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ijestic scene,
espot ne'er hath been.
le expansive breast
11, gleams,
y drest
poet's dreams;
lad mountain pours
their foam,
ded shores,
ylvan home :
Id retreat
Indian huntsman's feet,
heir pride,
aty waves ;
ng o'er the tide,
ves,
r his head
pled bowers,
foliage spread,
towers,
housand tones
ce through Nature's temple

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hter days,
grief,

meet his gaze,
ief.

boundless plain ad power ;

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We must now take leave of this amusiug volume, and then tude to the compiler, we wish to part with him in goede We cannot, however, but express our regret that his teeb prejudices should so often bare trumbet eserlinit his better judgement and that he slould ever inte hugulis pedient to testify his attachment to literature the heart, lys Jumniating those whom he is pleased to consider aan het la enemies. We confess we are Puritanical enough to object against his very motto, as carrying with it the air di libertina, but

his tower.
ree,
are
are wildly free.
у

there
s exile blest ?
ens, or summer-air,
rest?
f mood,
al glow,
e,
woe,
brightest ray,
e flush of day.
n foreign shore,
ales,
ean's roar,
ods and vales,
у dwells with thee,
ted as thou art :

a few month's absence, he met me in the street, and though he spoke to me, I could not recoilect that I had seen him. Familiar converse in this town had taken off the lor eliness of his aspect, and quite altered the air of his face." De Foe could not fail of bing struck by these interesting particulars of the character of Selkirk; but probably it was another observation of Steele, which threw the germ of Robinson Crusoe into the mind of De Foe. “ It was matter of great curiosity to hear him, as he was a man of sense, give an account of the different resolutions in his own mind in that long soliiuile."

Even the personage Friday is not a mere coinage of the • brain : a Mosquito Indian described by Dampier was the pro

totype.'-Robinson Crusoe was published in 1719, seven years after the publication of Selkirk's adventures. Selkirk, therefore, could obviously have no claims on De Foe.

• He had only supplied the man of genius with that which lies open to all; and which no one had, or perhaps could have converted into the wonderful story we possess, but De Foe himself. Had De Foe not written Robinson Crusoe, the name and story of Selkirk bad been passed over like others of the saine sort ; yet Selkirk has the merit of having detailed his own history, in a manner so interesting as to have attracted the notice of Steele, and to have inspired the genius of De Fue. After this. the originality of Robinson Crusoe will no longer be suspected, and the idle tale which Dr. Beattie has reputed, of Scikirk having supplied the naterials of his story to De Foe, from which our Author borrowed his work, and published for his own profit, will be finally put to rest."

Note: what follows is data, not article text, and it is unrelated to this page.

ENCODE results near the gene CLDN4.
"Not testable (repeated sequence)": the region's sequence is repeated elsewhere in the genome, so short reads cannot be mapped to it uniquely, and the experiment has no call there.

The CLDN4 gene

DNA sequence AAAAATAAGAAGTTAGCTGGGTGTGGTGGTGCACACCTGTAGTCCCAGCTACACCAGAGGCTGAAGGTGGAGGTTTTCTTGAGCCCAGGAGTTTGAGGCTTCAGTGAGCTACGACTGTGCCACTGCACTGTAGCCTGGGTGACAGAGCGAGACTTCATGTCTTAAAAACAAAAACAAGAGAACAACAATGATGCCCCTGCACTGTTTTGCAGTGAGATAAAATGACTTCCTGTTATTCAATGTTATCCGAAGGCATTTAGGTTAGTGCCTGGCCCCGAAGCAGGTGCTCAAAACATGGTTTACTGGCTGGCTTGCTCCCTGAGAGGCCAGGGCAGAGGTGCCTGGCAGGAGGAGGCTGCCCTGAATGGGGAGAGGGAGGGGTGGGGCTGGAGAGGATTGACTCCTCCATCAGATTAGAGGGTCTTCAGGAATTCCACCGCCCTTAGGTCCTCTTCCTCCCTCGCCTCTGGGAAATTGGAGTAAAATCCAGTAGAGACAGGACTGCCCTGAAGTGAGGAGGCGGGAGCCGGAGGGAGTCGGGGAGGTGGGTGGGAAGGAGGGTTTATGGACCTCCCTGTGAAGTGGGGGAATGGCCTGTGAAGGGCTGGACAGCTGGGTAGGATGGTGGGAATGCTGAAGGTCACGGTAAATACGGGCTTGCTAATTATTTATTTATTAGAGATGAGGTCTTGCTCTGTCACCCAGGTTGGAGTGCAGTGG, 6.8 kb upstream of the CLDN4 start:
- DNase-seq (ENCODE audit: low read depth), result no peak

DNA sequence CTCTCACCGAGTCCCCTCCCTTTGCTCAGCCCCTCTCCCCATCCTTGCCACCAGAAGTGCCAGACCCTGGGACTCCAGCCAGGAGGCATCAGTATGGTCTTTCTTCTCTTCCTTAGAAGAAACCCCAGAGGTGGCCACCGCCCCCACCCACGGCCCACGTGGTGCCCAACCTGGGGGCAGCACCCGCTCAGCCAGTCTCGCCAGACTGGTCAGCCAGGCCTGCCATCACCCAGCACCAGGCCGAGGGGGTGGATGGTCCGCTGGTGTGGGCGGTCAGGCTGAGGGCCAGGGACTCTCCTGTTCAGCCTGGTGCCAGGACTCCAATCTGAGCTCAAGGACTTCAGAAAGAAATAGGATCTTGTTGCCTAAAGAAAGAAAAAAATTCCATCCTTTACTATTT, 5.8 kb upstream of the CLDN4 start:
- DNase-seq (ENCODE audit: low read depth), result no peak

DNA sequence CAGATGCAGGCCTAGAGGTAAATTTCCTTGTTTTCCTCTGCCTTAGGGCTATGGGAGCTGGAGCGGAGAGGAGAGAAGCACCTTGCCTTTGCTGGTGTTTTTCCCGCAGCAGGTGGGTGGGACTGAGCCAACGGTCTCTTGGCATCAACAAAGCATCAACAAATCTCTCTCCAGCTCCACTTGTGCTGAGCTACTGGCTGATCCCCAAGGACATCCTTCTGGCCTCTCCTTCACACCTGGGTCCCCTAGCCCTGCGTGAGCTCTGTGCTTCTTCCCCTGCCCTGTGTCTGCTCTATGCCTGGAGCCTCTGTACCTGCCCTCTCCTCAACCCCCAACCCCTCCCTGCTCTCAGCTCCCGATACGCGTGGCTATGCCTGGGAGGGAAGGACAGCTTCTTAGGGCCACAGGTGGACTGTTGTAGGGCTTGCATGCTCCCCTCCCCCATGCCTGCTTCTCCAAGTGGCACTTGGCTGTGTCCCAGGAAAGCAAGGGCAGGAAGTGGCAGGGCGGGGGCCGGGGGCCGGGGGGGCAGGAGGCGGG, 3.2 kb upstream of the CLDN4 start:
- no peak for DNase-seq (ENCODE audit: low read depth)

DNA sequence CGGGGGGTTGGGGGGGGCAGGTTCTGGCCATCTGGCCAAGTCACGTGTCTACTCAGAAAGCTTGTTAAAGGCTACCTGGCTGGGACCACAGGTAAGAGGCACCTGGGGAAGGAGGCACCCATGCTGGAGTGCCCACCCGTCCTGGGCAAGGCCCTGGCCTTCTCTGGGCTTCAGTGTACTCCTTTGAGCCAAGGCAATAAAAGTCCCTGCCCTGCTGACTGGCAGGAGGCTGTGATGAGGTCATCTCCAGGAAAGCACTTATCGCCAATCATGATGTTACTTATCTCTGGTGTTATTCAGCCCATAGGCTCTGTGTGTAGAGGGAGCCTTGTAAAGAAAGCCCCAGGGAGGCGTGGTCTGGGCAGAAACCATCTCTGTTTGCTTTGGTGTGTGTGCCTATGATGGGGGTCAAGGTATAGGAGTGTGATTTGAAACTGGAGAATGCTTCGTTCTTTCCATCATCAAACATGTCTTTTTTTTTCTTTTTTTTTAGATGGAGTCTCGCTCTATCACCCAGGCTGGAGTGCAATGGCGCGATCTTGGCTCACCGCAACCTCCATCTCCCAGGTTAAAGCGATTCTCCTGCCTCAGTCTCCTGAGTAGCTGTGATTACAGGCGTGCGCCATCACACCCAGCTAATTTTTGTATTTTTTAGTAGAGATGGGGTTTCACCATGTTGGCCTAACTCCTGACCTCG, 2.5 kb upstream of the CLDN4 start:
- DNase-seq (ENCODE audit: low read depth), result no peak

There is an article curious enough, on that race of singular mendicants known by the name of 'num o' Bedlams. These poor creatures were roving lunatics, who were, in fact, 'out-door pensioners of Bedlam, sent about to live as well as they could with the pittance granted them by the Hospital. This is the assumed character of Edgar in King Lear, and the fact accounts for the number of mad songs which are to be found in our ancient poetry. Bishop Percy bas preserved no fewer than six in bis “ Reliques.” Mr. D’Isracli presents to us one from a very scarce collection, which, when read with a reference to the personated character, will appear worthy of preservation for its fantastic humour. 'We extract a few verses.

"A TOM-A-BEDLAJI SONG. . From the Hag and hungry goblin That into rags would rend ye,

All the spirits that stand

By the naked man,
In the book of moons defend ye!
That of your five sound senses
You never be forsaken;

Nor travel from